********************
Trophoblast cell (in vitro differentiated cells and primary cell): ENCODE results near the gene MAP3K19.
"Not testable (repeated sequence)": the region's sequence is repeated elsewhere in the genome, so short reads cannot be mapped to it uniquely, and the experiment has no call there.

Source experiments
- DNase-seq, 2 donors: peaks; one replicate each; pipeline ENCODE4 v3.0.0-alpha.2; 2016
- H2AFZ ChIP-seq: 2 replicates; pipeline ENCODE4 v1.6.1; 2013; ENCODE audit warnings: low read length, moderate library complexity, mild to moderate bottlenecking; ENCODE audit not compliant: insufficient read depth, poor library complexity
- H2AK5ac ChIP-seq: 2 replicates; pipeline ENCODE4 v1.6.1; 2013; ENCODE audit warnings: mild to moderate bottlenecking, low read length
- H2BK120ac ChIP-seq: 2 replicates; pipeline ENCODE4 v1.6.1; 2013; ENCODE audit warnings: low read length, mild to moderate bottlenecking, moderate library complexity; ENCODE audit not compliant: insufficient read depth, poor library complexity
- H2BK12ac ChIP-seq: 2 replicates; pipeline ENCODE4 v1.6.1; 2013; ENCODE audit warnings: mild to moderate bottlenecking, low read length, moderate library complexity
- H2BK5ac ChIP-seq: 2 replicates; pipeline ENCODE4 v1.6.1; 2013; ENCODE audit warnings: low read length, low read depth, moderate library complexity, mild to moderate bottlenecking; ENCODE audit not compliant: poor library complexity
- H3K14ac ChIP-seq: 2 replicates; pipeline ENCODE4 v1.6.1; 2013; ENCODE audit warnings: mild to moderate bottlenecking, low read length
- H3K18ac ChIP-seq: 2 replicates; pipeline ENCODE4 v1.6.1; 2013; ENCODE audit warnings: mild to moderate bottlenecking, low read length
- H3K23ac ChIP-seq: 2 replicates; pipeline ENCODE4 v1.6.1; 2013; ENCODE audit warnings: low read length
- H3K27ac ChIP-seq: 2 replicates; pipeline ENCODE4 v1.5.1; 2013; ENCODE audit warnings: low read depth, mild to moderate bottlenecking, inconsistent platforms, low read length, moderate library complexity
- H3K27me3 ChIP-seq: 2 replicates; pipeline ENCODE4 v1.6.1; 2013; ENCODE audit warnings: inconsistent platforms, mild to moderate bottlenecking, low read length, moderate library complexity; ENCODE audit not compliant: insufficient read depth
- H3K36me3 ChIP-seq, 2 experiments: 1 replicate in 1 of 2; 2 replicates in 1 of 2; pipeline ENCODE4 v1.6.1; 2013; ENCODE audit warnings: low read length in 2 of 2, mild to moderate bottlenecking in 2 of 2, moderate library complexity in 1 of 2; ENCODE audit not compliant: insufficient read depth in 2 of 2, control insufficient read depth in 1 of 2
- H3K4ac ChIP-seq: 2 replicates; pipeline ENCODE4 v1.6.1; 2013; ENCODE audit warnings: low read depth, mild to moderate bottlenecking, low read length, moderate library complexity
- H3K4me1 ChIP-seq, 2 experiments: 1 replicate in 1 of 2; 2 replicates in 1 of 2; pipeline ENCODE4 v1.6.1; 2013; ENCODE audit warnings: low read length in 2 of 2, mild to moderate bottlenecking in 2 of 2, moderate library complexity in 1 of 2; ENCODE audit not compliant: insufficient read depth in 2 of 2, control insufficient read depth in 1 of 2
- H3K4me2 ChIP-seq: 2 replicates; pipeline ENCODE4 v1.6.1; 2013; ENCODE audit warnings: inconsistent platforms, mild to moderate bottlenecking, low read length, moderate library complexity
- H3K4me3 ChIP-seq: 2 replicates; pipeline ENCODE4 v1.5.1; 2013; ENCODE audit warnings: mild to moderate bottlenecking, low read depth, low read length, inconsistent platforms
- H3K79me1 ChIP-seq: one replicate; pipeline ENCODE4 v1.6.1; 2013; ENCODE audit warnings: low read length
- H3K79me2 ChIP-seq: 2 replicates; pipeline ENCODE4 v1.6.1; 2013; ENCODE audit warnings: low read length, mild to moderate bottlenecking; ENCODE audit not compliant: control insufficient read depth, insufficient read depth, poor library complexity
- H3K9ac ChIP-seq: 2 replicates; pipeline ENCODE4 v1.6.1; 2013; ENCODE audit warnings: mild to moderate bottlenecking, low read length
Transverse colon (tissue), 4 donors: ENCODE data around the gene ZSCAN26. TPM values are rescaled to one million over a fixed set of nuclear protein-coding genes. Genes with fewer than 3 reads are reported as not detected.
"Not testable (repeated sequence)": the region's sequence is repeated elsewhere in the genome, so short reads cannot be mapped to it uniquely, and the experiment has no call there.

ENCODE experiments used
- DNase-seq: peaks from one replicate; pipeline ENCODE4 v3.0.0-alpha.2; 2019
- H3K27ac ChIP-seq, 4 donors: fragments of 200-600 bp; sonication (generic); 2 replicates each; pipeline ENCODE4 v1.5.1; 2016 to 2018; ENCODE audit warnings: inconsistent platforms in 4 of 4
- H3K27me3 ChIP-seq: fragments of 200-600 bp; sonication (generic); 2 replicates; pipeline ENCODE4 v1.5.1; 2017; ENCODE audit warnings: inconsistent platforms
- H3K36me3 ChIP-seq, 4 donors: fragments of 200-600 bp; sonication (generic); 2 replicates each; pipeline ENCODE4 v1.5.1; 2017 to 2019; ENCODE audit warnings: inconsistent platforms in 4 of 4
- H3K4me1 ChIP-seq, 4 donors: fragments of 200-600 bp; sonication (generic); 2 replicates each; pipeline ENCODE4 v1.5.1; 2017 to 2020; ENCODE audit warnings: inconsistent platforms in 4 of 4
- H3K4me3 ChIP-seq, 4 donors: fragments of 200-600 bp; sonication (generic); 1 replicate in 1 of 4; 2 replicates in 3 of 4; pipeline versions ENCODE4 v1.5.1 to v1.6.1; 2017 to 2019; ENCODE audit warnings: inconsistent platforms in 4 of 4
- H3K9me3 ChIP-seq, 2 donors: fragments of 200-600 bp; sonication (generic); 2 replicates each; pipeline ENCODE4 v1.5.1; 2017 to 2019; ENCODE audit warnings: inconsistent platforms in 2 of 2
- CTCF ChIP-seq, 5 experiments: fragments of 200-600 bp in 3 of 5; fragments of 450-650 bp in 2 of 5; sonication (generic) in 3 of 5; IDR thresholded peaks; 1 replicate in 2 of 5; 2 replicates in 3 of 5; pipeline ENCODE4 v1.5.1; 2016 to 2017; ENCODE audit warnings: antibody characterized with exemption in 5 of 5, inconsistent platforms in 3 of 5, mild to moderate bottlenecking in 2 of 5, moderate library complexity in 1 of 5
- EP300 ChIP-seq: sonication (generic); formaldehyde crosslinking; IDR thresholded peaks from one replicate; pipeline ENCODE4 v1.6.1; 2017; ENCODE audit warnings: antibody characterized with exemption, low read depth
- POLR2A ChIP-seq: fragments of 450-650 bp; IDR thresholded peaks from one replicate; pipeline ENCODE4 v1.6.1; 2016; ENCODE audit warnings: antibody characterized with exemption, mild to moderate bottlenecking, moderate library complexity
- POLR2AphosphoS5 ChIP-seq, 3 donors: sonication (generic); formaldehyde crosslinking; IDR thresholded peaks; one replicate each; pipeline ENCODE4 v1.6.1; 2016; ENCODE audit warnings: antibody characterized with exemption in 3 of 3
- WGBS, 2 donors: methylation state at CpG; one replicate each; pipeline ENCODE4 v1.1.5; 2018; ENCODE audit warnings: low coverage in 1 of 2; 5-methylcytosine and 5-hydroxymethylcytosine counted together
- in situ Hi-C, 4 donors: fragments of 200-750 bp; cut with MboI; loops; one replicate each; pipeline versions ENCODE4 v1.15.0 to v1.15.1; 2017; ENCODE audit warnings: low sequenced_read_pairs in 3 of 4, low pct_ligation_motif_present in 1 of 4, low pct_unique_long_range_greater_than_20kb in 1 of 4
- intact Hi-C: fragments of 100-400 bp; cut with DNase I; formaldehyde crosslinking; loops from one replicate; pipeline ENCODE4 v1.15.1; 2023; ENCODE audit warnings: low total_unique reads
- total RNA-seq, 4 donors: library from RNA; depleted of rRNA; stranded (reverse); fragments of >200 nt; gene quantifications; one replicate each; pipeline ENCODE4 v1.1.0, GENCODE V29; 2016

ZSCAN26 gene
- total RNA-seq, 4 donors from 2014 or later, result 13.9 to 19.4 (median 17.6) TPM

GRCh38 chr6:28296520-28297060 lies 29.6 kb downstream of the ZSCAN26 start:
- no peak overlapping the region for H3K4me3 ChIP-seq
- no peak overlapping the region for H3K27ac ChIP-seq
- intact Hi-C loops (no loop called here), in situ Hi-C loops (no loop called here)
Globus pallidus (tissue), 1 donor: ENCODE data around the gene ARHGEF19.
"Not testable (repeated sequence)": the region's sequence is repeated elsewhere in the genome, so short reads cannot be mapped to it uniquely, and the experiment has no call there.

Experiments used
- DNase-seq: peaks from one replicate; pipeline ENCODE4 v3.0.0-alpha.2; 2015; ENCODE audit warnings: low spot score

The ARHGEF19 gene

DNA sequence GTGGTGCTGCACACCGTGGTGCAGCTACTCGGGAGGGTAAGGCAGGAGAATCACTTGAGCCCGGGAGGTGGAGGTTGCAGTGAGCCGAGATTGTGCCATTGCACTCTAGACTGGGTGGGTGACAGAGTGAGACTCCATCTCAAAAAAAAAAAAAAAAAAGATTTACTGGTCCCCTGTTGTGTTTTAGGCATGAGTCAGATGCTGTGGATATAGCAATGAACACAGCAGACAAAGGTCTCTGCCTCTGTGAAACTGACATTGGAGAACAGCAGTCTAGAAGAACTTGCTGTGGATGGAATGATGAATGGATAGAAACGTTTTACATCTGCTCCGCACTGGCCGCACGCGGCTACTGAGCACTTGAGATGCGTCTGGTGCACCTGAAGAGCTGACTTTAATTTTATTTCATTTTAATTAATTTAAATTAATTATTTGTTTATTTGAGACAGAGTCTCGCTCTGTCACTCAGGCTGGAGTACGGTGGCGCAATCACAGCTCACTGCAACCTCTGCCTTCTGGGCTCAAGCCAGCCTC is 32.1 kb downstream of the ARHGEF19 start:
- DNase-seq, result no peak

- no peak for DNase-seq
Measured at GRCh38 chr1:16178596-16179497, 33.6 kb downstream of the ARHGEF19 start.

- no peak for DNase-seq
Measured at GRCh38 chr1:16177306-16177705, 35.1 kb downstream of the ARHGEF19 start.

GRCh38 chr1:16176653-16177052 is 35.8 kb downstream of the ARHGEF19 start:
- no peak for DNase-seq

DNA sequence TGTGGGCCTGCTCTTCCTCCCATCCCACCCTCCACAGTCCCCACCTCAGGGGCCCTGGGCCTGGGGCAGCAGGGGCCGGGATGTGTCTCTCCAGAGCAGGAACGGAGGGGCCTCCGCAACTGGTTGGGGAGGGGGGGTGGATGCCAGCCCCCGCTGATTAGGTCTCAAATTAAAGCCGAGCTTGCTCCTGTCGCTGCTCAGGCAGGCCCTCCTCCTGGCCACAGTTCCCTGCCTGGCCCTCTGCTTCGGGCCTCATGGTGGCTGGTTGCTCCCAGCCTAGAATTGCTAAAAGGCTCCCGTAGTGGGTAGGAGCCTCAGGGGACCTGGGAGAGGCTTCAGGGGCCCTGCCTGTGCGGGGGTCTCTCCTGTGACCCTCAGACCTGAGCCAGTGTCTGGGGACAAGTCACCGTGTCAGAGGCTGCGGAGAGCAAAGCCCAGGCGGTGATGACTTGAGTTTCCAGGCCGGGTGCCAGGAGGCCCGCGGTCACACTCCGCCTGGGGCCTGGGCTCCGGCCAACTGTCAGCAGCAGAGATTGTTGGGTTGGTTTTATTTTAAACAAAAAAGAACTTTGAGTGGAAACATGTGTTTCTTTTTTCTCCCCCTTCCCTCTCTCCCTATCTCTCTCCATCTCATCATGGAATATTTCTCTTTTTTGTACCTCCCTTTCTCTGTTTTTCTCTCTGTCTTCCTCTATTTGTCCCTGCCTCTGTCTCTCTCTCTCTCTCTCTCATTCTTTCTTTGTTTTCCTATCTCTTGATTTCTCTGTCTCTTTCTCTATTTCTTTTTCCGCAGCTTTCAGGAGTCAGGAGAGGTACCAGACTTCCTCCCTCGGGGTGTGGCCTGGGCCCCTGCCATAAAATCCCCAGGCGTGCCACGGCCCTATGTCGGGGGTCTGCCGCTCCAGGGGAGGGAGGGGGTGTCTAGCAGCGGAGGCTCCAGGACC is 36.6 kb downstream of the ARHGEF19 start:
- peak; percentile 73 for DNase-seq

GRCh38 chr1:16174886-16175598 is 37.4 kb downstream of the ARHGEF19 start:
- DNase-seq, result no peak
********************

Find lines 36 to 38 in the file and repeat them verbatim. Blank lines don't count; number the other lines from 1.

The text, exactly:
- POLR2AphosphoS5 ChIP-seq, 3 donors: sonication (generic); formaldehyde crosslinking; IDR thresholded peaks; one replicate each; pipeline ENCODE4 v1.6.1; 2016; ENCODE audit warnings: antibody characterized with exemption in 3 of 3
- WGBS, 2 donors: methylation state at CpG; one replicate each; pipeline ENCODE4 v1.1.5; 2018; ENCODE audit warnings: low coverage in 1 of 2; 5-methylcytosine and 5-hydroxymethylcytosine counted together
- in situ Hi-C, 4 donors: fragments of 200-750 bp; cut with MboI; loops; one replicate each; pipeline versions ENCODE4 v1.15.0 to v1.15.1; 2017; ENCODE audit warnings: low sequenced_read_pairs in 3 of 4, low pct_ligation_motif_present in 1 of 4, low pct_unique_long_range_greater_than_20kb in 1 of 4